Control your interviews - Most people go into a job interview in a passive, controlled state. They answer some questions, take a few tests perhaps and fill in a few forms. Virtually everything is under the control of the job seeker.

I've found a more assertive approach can be more fruitful, and certainly it feels more fulfilling. Go into the interview with a pad of paper and writing materials. Be sure the pad has a list of questions for your potential employer, as well as some notes about their company. When you meet the employer, introduce yourself assertively. Listen well, but also ask lots of questions and, most importantly, show off your knowledge of the company, position and if possible, your interviewer. Show the person you have done your homework.

Search for the problems - Find out what kind of problems your potential employer is attempting to solve. Ideally, you should try and do some of this before the interview (with good research) if you can. However, it's perfectly acceptable to ask the interviewer about the position and about the situation. Once you find out what they are attempting to solve by hiring you, then you can inform them how you can help them solve those problems.

Build a rapport - Be friendly and listen. Listen well. Keep your ears peeled for anything which you and your interviewer have in common. For example, if you determine that he likes opera and you just saw "Cats", then you might get into a discussion about it. Back off fast if you find it's not a good subject - otherwise, be animated and happy about it. Why are you doing this? Because a huge part of the interview process is the interviewer is determining if you are someone he or she wants to work with. By having common likes (or dislikes) you make yourself more friendly to them.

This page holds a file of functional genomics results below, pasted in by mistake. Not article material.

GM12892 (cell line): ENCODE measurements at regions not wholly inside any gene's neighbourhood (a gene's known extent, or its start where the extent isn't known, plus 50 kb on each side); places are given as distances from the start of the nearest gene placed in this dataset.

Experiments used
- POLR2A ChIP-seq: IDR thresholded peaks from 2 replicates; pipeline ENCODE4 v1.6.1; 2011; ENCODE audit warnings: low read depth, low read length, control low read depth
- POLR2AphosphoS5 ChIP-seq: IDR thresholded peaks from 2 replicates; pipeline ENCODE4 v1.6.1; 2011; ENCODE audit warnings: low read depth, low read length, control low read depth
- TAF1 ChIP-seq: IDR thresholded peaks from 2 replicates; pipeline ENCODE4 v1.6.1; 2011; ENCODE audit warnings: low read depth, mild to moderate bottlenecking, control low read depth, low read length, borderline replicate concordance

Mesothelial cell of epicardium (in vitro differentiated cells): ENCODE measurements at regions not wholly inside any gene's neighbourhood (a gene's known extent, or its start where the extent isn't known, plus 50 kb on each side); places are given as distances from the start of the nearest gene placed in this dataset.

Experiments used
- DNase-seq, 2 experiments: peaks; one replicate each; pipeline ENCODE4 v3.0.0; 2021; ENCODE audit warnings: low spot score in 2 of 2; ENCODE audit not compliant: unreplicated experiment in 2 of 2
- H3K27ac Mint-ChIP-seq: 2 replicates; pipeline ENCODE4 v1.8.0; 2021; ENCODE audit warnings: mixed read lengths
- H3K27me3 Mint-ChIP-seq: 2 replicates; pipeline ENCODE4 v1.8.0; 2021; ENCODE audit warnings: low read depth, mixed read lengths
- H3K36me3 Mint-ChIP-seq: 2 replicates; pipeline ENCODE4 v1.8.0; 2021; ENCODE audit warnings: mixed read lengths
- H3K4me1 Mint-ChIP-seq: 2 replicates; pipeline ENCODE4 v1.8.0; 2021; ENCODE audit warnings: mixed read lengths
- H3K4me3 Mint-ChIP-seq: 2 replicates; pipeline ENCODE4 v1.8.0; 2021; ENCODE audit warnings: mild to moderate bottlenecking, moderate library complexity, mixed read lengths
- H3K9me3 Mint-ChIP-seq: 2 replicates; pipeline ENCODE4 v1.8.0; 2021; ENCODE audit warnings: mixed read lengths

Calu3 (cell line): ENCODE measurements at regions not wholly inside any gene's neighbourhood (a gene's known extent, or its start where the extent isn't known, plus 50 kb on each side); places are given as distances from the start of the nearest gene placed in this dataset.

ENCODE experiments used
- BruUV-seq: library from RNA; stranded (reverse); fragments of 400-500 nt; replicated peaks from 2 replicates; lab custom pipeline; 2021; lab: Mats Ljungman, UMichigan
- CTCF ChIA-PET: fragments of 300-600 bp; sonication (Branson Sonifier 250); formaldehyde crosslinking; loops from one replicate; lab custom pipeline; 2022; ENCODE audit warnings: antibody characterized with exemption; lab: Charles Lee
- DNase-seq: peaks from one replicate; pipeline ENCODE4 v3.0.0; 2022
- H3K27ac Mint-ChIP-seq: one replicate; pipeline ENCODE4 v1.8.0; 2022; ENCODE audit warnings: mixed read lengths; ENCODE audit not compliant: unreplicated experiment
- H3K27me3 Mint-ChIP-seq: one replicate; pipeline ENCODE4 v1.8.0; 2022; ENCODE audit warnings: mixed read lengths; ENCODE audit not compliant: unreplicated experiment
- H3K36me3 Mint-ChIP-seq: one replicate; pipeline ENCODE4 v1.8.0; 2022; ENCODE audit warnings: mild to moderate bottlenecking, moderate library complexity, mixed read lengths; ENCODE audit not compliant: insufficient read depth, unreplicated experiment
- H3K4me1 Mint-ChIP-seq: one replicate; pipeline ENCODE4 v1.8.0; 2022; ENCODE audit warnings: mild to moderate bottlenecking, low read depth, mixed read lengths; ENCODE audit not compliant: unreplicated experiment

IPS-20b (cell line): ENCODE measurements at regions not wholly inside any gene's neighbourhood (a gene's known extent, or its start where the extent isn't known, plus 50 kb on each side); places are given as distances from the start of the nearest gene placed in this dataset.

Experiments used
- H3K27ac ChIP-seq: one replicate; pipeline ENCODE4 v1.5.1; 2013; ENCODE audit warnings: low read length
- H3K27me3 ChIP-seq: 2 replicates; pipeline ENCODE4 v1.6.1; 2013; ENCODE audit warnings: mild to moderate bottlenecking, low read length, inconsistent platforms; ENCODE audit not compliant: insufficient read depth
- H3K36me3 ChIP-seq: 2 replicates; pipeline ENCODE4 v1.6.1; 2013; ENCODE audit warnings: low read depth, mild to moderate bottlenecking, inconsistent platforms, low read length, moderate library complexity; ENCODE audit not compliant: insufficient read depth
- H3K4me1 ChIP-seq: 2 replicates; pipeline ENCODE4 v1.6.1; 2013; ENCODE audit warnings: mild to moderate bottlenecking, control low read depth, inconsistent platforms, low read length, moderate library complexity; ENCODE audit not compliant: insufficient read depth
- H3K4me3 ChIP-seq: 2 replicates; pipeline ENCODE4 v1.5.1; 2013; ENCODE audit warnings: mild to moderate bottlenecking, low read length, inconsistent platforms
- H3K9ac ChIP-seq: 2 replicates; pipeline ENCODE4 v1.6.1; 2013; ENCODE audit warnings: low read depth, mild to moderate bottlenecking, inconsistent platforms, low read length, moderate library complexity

An example - Let's say you are being interviewed for an accounting position. You got the reference from an interview a few days ago, and the person who referred you explained the last person left without notice, and they needed someone who could figure out the mess fast. The night before the interview, you check out the company on the internet and find out some basic facts (what it does, how many employees and so on). While waiting in the lobby, you talk to the receptionist and find out the person doing your interview likes movies, especially science fiction movies.

When you get to the interview, you can use the information about movies and science fiction to relax your interviewer and get into some conversation. Now as the interviewer explains what the job is about and asks the usual questions, you can mention that you are very good at stepping into chaotic situations and organizing them. If you have past experience at this, you should mention it. Drop some facts about the company into the conversation as well to show you are informed and care. You might give some examples of how you got handed a project from someone who dropped the ball (but do not criticize anyone) and brought it to successful conclusion.

Conclusions - Finding a new job can be a demanding, difficult task. You must treat it with the priority it deserves and get out there and hussle. Reading the want ads is the worst way to look for jobs - and personal contacts are the best way. Go on, put on your walking shoes and pound the pavement. There is no better way to find a job.

Richard Lowe Jr. is the webmaster of Internet Tips And Secrets at [ redirected] Visit our website any time to read over 1,000 complete FREE articles about how to improve your internet profits, enjoyment and knowledge.